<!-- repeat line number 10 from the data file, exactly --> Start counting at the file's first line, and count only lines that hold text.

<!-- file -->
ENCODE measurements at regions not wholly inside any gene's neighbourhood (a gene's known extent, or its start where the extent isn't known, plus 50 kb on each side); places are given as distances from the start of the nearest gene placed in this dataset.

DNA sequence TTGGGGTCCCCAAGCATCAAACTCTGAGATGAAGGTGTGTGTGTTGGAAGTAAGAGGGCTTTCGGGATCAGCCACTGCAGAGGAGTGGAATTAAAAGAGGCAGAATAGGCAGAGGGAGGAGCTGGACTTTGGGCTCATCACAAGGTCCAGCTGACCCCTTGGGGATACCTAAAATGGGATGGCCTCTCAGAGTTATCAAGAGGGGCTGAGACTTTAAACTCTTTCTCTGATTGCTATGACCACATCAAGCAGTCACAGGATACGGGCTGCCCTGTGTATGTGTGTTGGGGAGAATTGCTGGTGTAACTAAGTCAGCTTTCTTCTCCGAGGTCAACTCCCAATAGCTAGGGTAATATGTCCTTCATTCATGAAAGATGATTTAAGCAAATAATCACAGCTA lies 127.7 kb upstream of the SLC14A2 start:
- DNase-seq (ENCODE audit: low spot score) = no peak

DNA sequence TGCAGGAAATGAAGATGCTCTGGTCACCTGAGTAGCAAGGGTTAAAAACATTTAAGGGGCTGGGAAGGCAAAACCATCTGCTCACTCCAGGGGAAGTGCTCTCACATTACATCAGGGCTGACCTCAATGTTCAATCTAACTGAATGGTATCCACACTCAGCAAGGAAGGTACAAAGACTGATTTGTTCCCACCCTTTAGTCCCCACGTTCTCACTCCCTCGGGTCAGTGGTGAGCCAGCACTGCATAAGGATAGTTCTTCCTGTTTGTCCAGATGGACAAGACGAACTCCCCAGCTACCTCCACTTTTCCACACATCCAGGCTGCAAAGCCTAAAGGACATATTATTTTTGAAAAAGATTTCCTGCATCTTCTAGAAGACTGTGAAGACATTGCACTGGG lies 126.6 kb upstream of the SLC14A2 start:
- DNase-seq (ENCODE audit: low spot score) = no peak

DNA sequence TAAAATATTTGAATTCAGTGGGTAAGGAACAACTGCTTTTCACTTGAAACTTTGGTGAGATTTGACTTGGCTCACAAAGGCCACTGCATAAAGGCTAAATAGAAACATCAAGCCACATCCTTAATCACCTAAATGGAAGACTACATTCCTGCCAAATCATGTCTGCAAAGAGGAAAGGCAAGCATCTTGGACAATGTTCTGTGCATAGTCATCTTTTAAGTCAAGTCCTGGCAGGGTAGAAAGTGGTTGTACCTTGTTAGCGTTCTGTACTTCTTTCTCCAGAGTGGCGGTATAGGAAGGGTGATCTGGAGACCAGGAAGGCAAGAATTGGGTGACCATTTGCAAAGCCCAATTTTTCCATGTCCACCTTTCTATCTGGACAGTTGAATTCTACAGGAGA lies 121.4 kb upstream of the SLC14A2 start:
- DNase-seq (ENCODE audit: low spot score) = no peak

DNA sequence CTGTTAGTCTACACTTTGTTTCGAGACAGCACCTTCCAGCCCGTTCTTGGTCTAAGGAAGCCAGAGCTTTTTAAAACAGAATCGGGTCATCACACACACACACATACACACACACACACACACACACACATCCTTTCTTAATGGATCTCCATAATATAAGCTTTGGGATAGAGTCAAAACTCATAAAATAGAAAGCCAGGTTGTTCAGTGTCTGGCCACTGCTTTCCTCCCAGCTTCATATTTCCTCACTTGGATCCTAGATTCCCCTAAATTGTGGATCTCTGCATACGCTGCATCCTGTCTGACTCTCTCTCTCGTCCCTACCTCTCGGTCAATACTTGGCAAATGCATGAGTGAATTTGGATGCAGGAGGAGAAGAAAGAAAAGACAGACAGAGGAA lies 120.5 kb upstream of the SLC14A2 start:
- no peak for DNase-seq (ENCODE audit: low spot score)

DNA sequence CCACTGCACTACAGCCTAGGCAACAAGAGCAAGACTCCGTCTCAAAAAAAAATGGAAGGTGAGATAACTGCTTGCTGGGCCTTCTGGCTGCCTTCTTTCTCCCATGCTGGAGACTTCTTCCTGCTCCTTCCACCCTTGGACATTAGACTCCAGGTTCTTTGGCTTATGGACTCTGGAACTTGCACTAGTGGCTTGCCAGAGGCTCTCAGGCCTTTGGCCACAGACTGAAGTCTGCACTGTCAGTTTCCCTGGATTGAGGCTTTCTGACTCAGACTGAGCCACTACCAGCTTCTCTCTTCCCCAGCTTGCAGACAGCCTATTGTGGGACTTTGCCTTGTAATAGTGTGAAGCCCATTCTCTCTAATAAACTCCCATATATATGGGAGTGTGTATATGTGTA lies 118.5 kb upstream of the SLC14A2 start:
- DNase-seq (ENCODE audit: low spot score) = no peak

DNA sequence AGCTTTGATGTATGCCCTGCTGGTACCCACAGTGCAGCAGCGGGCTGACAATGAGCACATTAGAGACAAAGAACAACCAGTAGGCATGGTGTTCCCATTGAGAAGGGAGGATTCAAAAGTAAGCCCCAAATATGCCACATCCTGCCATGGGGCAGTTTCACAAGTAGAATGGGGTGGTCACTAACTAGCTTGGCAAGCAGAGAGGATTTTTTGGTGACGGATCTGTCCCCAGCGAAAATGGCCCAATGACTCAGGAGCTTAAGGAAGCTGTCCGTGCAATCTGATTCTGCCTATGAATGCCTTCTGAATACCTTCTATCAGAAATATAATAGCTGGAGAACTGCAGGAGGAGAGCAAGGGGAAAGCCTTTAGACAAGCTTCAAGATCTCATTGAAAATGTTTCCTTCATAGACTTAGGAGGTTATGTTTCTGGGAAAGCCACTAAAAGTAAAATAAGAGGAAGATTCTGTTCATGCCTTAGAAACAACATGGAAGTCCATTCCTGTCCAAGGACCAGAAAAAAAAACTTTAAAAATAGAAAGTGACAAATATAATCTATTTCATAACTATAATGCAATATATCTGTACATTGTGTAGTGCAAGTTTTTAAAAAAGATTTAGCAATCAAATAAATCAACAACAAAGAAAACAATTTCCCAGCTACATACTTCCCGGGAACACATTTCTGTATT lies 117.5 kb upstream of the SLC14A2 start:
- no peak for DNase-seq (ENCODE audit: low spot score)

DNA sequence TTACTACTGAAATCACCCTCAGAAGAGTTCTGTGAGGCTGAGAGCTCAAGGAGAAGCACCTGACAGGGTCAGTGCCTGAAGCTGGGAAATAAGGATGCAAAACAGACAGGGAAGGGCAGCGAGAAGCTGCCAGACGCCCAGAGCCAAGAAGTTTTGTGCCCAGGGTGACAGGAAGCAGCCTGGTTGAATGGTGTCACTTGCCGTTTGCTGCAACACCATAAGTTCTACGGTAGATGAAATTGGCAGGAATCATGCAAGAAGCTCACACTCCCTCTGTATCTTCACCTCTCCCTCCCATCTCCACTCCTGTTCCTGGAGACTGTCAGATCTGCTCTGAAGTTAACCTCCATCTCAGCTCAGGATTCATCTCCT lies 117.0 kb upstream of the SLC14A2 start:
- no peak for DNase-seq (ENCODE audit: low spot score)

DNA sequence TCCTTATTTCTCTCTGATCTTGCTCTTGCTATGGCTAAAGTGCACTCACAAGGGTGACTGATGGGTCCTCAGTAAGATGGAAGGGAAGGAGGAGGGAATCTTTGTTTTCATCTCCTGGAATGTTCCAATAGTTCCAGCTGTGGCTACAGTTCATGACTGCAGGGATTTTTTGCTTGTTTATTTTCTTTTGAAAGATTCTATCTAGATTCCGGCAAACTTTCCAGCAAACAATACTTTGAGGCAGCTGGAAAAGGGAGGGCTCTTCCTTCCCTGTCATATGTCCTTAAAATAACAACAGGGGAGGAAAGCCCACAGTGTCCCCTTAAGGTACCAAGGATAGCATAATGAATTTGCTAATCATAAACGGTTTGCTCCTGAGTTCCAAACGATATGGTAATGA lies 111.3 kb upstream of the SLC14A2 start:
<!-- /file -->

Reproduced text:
DNA sequence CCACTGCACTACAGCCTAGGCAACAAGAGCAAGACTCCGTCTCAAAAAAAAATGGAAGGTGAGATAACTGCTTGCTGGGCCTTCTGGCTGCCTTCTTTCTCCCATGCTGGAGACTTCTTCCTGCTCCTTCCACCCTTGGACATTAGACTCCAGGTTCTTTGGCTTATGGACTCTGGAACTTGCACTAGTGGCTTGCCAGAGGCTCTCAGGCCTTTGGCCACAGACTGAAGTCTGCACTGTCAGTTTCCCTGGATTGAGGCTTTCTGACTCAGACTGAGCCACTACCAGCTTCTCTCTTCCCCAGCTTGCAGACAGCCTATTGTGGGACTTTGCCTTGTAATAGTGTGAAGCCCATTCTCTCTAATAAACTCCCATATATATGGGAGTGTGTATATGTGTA lies 118.5 kb upstream of the SLC14A2 start: